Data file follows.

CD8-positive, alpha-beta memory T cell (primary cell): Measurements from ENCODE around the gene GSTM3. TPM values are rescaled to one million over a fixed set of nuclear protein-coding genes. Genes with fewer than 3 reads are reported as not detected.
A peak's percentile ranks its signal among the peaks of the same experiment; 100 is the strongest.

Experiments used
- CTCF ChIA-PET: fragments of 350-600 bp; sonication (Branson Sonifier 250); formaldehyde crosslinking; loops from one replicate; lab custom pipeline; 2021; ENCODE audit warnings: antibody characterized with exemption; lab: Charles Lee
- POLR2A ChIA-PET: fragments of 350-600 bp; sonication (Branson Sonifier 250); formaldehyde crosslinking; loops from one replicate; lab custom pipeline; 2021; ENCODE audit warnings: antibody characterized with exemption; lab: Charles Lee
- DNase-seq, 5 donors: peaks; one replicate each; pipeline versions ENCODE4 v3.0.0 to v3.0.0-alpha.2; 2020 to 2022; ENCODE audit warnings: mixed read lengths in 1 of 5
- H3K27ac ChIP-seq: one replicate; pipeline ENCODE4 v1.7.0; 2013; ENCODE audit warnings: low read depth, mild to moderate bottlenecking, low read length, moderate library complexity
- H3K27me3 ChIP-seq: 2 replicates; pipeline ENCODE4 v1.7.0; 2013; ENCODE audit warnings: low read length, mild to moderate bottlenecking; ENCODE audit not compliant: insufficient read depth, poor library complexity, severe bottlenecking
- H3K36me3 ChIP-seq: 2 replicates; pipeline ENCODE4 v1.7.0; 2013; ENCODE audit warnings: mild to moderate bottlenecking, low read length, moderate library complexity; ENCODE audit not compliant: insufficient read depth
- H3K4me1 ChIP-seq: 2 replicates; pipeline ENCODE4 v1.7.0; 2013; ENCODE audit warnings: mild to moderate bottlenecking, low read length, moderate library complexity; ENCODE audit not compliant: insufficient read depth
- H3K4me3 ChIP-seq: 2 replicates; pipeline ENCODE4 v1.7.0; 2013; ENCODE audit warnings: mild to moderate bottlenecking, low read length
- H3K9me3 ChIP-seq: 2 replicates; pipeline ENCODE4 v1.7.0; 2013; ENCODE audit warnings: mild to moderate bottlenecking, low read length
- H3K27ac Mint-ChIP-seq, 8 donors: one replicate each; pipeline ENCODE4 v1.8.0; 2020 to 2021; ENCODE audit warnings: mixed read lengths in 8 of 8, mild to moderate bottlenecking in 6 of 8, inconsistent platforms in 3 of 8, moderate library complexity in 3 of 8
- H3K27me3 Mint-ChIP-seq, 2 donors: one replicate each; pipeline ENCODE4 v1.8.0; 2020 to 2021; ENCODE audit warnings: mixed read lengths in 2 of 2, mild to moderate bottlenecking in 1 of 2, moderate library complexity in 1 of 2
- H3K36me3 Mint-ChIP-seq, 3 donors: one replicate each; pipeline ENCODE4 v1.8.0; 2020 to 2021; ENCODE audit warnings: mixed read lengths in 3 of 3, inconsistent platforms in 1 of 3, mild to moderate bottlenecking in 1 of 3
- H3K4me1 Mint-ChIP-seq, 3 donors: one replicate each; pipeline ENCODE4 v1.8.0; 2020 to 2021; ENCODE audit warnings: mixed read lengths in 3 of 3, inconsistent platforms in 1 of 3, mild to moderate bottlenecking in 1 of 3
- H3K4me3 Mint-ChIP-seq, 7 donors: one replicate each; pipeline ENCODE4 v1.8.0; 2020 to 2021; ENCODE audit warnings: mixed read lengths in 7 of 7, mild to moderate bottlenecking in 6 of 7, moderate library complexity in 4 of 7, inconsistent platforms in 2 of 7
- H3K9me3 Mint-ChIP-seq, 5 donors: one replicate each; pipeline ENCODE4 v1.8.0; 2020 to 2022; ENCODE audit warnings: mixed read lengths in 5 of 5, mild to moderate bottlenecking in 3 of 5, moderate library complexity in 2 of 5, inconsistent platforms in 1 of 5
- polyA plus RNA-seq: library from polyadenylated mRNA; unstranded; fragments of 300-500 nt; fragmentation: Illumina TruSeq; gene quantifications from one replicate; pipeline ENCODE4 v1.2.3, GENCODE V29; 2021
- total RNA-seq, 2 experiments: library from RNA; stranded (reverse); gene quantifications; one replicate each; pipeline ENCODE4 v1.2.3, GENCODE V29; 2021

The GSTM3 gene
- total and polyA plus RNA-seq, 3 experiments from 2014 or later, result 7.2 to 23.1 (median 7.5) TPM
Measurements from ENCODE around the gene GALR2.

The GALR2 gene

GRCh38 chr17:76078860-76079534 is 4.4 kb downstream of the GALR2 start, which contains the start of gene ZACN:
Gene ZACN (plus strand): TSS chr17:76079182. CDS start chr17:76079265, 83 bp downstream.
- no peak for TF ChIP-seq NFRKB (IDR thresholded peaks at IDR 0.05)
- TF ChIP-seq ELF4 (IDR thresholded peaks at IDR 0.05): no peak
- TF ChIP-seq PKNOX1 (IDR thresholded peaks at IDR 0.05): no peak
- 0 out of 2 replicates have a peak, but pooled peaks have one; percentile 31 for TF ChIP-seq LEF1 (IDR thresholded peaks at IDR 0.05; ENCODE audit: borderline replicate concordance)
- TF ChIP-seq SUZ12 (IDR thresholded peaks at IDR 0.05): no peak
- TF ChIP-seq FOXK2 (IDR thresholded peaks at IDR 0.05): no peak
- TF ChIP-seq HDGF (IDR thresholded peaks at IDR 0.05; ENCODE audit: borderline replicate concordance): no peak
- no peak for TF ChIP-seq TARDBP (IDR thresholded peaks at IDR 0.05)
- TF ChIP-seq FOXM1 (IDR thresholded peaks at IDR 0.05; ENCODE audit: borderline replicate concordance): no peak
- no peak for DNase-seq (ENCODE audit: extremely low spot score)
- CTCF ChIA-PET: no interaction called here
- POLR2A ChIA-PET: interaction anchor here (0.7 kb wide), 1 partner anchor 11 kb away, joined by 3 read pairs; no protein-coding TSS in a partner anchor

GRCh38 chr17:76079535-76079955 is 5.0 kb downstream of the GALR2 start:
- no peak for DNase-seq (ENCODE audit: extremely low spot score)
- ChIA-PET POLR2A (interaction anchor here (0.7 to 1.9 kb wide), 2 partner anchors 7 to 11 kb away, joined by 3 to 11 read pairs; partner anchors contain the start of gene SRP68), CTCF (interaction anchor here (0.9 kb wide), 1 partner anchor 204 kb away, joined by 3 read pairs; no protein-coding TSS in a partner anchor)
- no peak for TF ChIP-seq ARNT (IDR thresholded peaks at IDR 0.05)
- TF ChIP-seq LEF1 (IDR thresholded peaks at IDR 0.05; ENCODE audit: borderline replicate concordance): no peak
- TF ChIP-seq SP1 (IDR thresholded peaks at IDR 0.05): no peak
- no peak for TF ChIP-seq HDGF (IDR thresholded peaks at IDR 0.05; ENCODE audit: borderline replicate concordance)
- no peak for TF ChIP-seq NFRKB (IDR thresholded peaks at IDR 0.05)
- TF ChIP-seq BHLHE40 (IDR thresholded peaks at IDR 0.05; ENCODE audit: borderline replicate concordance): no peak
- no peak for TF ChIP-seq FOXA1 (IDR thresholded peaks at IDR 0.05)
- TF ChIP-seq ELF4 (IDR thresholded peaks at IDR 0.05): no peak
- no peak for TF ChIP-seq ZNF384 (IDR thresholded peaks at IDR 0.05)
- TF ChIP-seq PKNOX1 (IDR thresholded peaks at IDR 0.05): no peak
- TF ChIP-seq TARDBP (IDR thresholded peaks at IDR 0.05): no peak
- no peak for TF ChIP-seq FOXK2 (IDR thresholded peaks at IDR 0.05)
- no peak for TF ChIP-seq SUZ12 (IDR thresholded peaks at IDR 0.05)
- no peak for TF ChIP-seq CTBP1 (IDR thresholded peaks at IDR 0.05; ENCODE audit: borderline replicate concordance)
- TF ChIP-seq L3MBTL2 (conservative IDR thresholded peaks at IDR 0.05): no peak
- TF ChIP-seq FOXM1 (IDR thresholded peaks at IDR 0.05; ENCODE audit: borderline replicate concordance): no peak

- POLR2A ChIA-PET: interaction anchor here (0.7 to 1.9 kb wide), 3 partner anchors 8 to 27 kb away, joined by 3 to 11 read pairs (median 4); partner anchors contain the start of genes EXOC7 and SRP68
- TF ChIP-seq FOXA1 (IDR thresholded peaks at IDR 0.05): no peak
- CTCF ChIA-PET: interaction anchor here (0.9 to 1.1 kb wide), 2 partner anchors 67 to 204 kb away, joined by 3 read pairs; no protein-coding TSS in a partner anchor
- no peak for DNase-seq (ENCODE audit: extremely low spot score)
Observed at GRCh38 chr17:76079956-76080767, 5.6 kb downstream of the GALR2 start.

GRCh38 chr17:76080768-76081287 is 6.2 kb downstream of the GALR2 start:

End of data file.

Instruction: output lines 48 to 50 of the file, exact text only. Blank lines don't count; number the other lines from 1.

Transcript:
- no peak for TF ChIP-seq FOXA1 (IDR thresholded peaks at IDR 0.05)
- TF ChIP-seq ELF4 (IDR thresholded peaks at IDR 0.05): no peak
- no peak for TF ChIP-seq ZNF384 (IDR thresholded peaks at IDR 0.05)